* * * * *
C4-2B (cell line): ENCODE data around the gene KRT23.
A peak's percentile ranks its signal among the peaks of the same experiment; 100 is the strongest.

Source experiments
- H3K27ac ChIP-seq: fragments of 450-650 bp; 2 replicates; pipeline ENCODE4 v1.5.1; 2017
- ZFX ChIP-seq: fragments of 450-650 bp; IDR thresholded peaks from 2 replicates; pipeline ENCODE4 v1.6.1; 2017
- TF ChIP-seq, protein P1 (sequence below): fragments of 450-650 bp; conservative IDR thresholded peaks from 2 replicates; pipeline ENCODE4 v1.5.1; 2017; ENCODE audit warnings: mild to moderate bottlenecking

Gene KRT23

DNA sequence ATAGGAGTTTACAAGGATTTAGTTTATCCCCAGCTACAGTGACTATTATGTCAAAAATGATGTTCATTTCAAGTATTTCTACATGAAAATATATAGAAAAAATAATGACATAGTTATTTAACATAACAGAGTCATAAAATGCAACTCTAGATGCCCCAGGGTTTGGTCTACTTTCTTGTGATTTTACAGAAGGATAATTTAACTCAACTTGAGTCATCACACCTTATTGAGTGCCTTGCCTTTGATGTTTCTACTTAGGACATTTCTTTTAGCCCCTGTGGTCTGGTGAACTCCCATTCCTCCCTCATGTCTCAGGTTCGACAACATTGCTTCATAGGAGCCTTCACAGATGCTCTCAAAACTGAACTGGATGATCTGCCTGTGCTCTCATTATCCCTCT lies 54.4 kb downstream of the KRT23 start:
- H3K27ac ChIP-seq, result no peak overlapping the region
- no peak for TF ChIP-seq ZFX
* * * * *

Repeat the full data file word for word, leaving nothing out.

C4-2B (cell line): ENCODE data around the gene KRT23.
A peak's percentile ranks its signal among the peaks of the same experiment; 100 is the strongest.

Source experiments
- H3K27ac ChIP-seq: fragments of 450-650 bp; 2 replicates; pipeline ENCODE4 v1.5.1; 2017
- ZFX ChIP-seq: fragments of 450-650 bp; IDR thresholded peaks from 2 replicates; pipeline ENCODE4 v1.6.1; 2017
- TF ChIP-seq, protein P1 (sequence below): fragments of 450-650 bp; conservative IDR thresholded peaks from 2 replicates; pipeline ENCODE4 v1.5.1; 2017; ENCODE audit warnings: mild to moderate bottlenecking

Gene KRT23

DNA sequence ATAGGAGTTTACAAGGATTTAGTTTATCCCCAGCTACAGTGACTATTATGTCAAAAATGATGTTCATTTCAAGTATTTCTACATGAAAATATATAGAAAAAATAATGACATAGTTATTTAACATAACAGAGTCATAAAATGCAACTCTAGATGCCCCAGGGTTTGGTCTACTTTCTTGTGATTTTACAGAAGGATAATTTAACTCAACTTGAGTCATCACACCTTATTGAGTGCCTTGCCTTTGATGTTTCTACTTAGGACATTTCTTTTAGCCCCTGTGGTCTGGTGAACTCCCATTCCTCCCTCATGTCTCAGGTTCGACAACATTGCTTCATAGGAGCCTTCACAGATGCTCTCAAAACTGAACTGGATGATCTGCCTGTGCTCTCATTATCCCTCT lies 54.4 kb downstream of the KRT23 start:
- H3K27ac ChIP-seq, result no peak overlapping the region
- no peak for TF ChIP-seq ZFX